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Jewish players score upsets at Montreal’s Rogers Cup

Tennis player Madison Brengle at the Rogers Cup in Montreal. Vidal Keslassy Photo

Jewish tennis players Madison Brengle and Camila Giorgi each scored upset wins over higher-ranked players in the opening round of the recent Rogers Cup women’s pro tournament at Uniprix Stadium in Montreal.

American Brengle of Dover, Del., ranked 51st prior to the Rogers Cup, defeated 29th-ranked Russian Ekaterina Makarova 6-4, 1-6, 6-4 in a match interrupted by many rain delays in the opening round.

“I lost focus in the second set, but regrouped in the final set to stay close and win the big points,” said Brengle, 26, following her upset win.

In the second round, Brengle lost to fellow American, 12th seeded Madison Keys 6-4, 6-3, but her victory over Makarova raised Brengle’s ranking to No. 50.

“I obviously wanted to go further, but I am happy to upset a higher-ranked opponent,” said Brengle.

Giorgi, who is Italian, emerged victorious in her opening round match, but unlike Brengle, Giorgi had to win twice in qualifying, because her ranking at No. 77 kept her out of the main draw.

Giorgi rose to the challenge in qualifying, winning two matches by identical scores of 6-3, 6-1 over Gabriela Dabrowski of Ottawa in her first qualifying match and American Betthanie Mattek-Sands in the second.

Giorgi played her best tennis at the Rogers Cup in the opening round of the main draw by upsetting 23rd-ranked American Sloane Stephens 7-6 (2), 7-6 (4) in two tie-break sets.

“I was especially happy about the win over Stephens because I played tough, aggressive tennis at the crucial points of the match,” said Giorgi, 25.

In the second round, Giorgi lost to fellow Italian, seventh seeded Roberta Vinci, 2-6, 6-3, 6-4.

“I had my chances against Roberta, but she came back in the second set and I could not stop her,” said Giorgi.

Giorgi’s three wins at the Rogers Cup raised her ranking from No. 77 to No. 68.

Both Brengle and Giorgi are known as fierce competitors who fight for every point, making few mental errors.

“Madison is one of the exceptional American players today because of her ability to think through with a strategy to win and not hurt herself with unforced errors. I am not surprised that her rankings remain in the top 50 for the past two years,” said former tennis great Tracy Austin, who worked as a Sportsnet television commentator at the Rogers Cup.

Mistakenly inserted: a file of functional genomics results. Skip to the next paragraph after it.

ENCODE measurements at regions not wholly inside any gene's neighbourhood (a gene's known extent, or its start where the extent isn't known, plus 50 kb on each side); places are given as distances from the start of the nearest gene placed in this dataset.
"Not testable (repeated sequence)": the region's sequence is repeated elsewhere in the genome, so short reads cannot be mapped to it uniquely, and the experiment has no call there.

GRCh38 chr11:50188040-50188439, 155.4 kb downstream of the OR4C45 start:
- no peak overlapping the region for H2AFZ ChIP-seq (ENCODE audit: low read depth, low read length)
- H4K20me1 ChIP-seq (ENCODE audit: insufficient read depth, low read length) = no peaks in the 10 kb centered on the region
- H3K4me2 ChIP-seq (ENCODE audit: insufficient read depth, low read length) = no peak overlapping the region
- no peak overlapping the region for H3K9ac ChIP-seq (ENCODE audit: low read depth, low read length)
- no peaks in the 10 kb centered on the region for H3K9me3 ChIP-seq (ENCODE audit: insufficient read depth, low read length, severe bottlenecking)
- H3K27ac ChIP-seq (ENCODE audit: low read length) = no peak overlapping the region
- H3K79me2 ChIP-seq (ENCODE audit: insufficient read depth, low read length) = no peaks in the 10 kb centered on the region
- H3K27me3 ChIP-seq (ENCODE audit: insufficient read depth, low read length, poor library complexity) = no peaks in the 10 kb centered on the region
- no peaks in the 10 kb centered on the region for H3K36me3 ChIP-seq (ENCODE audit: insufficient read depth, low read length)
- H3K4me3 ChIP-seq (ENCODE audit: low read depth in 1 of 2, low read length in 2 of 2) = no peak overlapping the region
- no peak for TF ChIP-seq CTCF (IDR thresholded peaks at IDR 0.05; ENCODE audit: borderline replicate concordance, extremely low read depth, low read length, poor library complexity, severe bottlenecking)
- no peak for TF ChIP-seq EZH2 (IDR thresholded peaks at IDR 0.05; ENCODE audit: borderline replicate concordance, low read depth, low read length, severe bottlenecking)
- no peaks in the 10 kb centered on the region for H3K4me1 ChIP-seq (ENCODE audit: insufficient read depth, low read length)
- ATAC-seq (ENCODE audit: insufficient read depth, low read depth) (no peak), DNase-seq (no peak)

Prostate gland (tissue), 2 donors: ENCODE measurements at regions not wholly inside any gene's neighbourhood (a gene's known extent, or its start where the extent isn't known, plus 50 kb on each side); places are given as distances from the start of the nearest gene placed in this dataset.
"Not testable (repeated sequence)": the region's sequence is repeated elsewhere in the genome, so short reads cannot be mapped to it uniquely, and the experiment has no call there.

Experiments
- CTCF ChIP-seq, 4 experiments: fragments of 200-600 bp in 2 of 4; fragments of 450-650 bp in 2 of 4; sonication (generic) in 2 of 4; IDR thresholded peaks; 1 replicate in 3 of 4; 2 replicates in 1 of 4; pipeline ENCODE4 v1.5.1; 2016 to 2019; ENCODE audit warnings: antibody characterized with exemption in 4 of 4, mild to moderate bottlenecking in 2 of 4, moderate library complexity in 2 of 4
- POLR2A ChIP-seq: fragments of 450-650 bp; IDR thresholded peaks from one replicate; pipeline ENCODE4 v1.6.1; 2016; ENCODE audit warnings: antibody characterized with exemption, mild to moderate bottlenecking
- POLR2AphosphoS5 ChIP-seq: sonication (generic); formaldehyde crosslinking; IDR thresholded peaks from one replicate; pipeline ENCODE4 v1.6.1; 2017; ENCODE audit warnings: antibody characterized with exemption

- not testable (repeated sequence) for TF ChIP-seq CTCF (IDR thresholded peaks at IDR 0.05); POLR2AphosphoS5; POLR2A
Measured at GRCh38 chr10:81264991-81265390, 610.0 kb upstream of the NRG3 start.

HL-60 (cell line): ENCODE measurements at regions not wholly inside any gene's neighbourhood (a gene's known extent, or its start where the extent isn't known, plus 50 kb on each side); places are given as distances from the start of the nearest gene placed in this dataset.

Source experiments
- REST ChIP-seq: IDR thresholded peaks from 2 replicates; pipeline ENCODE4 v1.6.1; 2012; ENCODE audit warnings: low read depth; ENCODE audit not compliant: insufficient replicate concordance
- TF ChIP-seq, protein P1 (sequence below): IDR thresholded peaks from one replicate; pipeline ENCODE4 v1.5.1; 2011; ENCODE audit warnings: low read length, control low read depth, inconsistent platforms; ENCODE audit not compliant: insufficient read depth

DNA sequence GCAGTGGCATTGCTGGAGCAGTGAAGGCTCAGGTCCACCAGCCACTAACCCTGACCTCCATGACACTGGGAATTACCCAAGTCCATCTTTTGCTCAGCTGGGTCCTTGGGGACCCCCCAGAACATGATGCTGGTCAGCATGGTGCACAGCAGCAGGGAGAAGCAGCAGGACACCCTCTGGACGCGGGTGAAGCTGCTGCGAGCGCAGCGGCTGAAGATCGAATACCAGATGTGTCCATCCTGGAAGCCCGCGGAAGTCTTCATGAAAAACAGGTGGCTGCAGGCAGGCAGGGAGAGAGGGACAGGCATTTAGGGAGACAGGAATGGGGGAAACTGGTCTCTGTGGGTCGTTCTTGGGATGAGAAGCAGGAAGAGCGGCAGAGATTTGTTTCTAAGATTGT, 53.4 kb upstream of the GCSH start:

Brengle began to learn tennis at age three, and she has been taught by her mother, Gaby, since she was five. As a junior, Brengle won her first title at age 15 in Baltimore.

She continued her success in junior tennis by finishing as a finalist in the 2007 Australian Open junior girls division.

But her success in the pro circuit did not come easily.


 Although Brengle won seven minor league titles in the International Tennis Federation circuit, her rankings never were above 140.

Her fortunes and rise in tennis started in 2014 when she defeated Julia Glushko of Israel in the first round of the U.S. Open to break into the top 100, and her rankings have been climbing steadily over the past two years.

At the 2015 Australian Open, Brengle defeated 13th-ranked Andrea Petkovic of Germany en route to a fourth round finish at the Grand Slam tournament.

She continued her rise by finishing as a finalist in Hobart, Australia, as well as upsetting No. 4-ranked Petra Kvitova of Czechoslovakia to finish as a semi-finalist at the Stuttgart, Germany tournament.

Brengle had her highest ranking at No. 35 in April 2015.

“I am more confident and steady and believe that I can compete at a high level with any of the top pros. I look forward to continue my rise in tennis,” Brengle said.

She is currently the highest-ranking Jewish player on the women’s pro circuit. Although her father is not Jewish, she was raised Jewish by her mother, Gaby.

Giorgi’s rankings have dropped considerably from last year, when she was ranked 27th. To her credit, Giorgi has scored big wins over former top ten players Maria Sharapova and Caroline Wozniacki and has played Fed Cup for Italy since 2014.

Giorgi was touted to play Fed Cup for Israel in 2012, but ultimately decided to play the nations cup tournament for Italy.

Giorgi feels inspired by reading her favourite book The Diary Of Anne Frank.

“The story of Anne Frank always moved me, especially because I am Jewish. Given her courage and wisdom, I am reminded of the positive in life,” said Giorgi.

Glushko, the top-ranked player from Israel, had to play two qualifying round matches at the Rogers Cup. Ranked No. 132, she defeated Maria Patrascu of Toronto 5-2, 6-0 before losing to Nao Hibino of Japan, 6-3, 6-3.

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